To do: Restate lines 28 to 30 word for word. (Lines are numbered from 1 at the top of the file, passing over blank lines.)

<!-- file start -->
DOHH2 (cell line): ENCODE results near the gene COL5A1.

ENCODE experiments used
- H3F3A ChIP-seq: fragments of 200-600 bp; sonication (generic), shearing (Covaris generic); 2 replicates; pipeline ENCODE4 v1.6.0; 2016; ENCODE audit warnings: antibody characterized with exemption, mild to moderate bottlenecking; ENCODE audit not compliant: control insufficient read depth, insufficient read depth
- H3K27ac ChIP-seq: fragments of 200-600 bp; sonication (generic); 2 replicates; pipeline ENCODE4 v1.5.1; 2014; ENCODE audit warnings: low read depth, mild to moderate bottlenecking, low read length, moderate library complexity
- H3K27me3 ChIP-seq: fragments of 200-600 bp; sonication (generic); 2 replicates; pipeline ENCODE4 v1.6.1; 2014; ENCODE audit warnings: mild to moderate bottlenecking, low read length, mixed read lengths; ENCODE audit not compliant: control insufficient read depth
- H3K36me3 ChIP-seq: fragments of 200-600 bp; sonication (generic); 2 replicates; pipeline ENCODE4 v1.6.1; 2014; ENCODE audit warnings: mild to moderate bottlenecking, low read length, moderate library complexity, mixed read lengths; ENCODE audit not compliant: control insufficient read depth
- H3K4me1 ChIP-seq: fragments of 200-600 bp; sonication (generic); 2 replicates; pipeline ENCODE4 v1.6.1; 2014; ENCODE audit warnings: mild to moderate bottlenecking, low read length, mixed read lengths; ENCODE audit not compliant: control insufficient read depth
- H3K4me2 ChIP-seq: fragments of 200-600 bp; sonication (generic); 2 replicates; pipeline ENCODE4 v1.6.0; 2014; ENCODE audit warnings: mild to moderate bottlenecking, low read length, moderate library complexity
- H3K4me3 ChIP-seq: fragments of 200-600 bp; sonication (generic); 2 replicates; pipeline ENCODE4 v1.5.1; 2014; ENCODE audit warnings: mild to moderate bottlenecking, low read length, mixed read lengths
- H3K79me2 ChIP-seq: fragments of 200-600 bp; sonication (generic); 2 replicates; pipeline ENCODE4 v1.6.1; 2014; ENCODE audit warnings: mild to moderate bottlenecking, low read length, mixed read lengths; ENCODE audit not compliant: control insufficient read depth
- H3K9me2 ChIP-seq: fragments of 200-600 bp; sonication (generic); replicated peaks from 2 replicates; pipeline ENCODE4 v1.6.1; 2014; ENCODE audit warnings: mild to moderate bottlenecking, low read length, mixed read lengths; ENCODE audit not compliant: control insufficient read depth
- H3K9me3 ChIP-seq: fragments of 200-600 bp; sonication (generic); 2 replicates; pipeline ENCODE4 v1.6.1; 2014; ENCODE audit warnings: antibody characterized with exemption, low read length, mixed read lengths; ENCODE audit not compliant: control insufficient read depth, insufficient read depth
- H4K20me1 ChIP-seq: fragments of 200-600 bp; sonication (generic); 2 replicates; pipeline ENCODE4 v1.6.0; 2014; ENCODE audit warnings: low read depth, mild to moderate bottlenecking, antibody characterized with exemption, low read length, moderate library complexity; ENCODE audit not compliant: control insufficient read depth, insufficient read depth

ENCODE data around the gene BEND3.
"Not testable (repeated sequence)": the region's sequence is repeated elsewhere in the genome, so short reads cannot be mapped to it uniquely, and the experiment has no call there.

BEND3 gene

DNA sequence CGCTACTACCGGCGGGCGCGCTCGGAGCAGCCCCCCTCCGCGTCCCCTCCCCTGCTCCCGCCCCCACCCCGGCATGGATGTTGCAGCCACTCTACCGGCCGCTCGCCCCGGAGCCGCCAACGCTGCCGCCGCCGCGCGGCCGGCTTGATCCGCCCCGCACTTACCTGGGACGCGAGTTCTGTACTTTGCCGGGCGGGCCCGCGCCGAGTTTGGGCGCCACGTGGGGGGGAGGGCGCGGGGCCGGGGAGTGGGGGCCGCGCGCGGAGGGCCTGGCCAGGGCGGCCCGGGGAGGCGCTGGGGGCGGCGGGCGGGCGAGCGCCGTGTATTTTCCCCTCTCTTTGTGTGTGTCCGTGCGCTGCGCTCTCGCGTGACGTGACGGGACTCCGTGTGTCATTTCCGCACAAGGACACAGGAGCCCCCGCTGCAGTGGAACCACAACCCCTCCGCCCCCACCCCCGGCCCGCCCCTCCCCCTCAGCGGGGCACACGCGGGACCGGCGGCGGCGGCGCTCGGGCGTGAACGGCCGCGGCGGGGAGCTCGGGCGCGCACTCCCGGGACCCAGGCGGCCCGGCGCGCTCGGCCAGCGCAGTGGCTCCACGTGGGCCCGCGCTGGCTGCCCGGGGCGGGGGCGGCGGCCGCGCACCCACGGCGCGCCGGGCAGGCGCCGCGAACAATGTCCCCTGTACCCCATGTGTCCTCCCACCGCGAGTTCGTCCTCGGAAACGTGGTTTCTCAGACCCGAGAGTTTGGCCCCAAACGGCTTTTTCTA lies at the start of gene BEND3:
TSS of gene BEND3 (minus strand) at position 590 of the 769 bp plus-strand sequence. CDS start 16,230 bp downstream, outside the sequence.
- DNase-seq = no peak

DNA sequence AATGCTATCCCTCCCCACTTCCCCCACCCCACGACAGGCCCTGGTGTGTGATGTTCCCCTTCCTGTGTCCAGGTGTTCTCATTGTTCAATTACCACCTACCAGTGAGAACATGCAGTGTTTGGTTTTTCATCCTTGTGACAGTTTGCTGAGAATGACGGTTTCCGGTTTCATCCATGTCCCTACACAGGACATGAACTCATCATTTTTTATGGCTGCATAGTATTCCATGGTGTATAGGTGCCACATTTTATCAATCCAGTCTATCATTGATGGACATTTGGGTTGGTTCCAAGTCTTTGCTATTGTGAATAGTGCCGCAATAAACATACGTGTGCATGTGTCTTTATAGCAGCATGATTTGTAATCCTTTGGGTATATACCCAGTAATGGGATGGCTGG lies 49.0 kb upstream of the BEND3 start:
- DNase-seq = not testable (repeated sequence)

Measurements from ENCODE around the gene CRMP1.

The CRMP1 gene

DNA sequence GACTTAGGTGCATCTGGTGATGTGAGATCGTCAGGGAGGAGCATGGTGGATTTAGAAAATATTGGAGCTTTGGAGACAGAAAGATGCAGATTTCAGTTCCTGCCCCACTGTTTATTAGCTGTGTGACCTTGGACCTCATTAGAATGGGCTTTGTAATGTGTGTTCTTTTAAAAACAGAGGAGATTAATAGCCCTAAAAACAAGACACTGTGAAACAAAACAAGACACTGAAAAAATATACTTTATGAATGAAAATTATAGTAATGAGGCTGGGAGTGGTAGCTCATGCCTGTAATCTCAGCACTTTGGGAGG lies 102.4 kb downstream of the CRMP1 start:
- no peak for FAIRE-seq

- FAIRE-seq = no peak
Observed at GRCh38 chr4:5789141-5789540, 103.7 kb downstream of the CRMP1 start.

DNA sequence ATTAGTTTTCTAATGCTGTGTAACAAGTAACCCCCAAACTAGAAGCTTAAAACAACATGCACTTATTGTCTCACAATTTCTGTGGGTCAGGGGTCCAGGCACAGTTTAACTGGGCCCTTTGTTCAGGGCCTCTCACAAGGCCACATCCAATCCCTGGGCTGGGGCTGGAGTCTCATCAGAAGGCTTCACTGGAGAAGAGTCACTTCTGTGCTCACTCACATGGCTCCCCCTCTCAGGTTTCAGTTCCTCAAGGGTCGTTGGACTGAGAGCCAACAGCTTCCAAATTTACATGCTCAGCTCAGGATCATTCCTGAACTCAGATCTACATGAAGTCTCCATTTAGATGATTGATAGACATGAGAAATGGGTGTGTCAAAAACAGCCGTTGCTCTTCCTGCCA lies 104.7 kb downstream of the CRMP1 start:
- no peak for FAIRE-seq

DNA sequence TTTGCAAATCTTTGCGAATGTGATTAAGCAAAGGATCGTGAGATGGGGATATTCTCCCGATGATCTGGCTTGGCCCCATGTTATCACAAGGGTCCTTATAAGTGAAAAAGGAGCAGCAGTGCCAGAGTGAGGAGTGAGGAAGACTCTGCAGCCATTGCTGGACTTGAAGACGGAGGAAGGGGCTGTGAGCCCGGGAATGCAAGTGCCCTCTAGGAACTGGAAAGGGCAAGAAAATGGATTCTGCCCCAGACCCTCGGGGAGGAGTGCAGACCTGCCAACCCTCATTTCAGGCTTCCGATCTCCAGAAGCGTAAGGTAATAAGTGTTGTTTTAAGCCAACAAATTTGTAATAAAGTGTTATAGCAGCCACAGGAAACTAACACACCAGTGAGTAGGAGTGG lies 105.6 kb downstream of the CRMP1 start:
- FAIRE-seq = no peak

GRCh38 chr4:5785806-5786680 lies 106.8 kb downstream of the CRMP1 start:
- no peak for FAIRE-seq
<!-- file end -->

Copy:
DNA sequence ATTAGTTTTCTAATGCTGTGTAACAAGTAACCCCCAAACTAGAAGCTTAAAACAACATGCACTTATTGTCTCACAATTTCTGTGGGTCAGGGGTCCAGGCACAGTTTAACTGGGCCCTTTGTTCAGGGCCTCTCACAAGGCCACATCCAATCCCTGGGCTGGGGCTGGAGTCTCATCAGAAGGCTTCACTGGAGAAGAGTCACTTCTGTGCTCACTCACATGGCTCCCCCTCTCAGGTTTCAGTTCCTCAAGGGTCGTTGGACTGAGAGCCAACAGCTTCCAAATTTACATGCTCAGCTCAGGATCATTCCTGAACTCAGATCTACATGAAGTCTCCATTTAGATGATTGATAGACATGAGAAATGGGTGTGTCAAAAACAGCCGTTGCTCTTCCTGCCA lies 104.7 kb downstream of the CRMP1 start:
- no peak for FAIRE-seq

DNA sequence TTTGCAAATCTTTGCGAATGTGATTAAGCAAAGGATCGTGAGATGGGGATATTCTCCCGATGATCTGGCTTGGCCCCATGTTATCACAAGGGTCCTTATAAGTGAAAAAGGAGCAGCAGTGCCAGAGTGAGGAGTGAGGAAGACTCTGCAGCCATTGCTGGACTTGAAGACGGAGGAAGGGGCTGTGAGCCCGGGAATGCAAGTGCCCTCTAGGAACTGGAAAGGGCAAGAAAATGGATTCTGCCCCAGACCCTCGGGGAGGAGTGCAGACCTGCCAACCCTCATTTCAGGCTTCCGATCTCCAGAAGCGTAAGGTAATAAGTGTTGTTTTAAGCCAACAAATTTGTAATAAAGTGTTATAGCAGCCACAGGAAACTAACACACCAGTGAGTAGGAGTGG lies 105.6 kb downstream of the CRMP1 start: